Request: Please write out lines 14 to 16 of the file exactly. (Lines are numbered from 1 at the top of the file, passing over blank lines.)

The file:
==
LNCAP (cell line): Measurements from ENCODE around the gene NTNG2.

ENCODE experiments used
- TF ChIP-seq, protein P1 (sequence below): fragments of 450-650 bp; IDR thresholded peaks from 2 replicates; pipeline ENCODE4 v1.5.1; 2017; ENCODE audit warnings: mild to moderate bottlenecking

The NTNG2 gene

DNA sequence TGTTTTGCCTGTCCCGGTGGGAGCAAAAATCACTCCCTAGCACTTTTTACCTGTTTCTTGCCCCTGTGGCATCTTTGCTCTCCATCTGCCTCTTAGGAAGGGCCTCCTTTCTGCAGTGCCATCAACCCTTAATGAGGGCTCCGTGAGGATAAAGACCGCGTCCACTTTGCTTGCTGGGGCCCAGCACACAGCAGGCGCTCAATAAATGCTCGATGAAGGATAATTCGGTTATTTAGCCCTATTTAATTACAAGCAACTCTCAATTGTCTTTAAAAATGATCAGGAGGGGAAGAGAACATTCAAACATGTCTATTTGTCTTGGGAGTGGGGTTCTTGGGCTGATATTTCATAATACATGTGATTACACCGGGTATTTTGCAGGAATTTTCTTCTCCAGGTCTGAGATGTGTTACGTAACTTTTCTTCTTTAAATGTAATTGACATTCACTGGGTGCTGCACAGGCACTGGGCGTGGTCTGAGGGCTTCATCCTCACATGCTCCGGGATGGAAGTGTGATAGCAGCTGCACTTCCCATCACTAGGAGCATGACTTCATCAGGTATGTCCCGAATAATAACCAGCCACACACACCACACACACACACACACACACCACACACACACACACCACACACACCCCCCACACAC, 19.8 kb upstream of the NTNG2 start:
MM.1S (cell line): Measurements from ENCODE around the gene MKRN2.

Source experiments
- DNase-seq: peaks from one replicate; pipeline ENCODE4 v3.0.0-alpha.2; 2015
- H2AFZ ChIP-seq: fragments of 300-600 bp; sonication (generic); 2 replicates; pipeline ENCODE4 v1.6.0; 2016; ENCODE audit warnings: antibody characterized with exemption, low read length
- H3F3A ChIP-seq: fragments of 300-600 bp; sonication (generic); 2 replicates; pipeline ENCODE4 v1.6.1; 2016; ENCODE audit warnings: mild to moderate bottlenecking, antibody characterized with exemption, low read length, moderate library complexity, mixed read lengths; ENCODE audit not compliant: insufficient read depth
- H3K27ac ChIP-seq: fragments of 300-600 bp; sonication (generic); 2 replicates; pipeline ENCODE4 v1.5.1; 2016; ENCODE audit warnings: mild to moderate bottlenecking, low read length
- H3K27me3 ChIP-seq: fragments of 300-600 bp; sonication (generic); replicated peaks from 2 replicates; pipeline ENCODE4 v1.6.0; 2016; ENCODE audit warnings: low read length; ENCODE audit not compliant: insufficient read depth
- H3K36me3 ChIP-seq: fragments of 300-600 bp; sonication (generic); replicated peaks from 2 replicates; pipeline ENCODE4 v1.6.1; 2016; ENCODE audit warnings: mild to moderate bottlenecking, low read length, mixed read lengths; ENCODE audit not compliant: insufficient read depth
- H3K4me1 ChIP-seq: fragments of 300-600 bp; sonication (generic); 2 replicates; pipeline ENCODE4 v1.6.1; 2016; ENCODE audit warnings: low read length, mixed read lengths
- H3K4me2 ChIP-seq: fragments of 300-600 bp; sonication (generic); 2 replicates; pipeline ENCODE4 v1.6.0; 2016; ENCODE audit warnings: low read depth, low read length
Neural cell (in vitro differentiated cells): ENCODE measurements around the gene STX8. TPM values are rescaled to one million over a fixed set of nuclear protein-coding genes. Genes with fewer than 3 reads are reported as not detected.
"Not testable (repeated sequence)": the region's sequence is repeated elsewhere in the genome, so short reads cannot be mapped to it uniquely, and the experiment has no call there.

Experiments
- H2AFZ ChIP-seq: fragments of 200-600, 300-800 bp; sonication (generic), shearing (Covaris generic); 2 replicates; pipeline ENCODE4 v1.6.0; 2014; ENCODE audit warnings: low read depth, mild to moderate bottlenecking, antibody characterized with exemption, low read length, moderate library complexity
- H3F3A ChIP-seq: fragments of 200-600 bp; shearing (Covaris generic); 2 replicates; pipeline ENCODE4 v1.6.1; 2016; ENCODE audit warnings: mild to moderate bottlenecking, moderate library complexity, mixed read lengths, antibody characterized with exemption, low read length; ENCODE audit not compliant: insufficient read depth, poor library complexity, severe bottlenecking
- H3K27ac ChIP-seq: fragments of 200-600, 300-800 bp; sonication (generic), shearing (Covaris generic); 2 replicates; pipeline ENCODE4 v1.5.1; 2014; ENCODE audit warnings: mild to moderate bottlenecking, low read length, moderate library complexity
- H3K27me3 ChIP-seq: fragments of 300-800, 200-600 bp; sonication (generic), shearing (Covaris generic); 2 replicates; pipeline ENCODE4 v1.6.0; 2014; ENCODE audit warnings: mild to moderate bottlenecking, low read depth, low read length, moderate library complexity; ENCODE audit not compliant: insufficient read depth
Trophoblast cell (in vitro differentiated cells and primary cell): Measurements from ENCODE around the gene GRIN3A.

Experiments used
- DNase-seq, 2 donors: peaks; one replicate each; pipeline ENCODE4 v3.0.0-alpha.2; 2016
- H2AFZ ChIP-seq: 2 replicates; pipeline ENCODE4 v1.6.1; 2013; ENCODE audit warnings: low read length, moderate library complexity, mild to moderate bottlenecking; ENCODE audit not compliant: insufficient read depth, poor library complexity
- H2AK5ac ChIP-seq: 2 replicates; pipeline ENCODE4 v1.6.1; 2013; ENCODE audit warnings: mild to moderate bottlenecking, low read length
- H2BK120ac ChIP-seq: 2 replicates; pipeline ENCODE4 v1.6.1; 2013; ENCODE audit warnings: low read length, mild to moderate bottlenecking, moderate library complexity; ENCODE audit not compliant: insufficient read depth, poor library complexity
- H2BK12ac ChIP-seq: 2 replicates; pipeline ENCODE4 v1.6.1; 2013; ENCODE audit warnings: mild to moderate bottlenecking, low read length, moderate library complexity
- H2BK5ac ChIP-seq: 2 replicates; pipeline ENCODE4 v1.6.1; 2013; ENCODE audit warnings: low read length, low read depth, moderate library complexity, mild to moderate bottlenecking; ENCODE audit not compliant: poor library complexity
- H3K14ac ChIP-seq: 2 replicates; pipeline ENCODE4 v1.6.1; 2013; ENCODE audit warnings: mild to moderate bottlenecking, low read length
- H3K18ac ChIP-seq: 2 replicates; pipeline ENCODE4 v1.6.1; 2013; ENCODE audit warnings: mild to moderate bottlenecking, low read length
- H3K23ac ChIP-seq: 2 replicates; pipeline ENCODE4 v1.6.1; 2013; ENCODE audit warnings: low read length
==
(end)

- H3K4me1 ChIP-seq: fragments of 300-600 bp; sonication (generic); 2 replicates; pipeline ENCODE4 v1.6.1; 2016; ENCODE audit warnings: low read length, mixed read lengths
- H3K4me2 ChIP-seq: fragments of 300-600 bp; sonication (generic); 2 replicates; pipeline ENCODE4 v1.6.0; 2016; ENCODE audit warnings: low read depth, low read length
Neural cell (in vitro differentiated cells): ENCODE measurements around the gene STX8. TPM values are rescaled to one million over a fixed set of nuclear protein-coding genes. Genes with fewer than 3 reads are reported as not detected.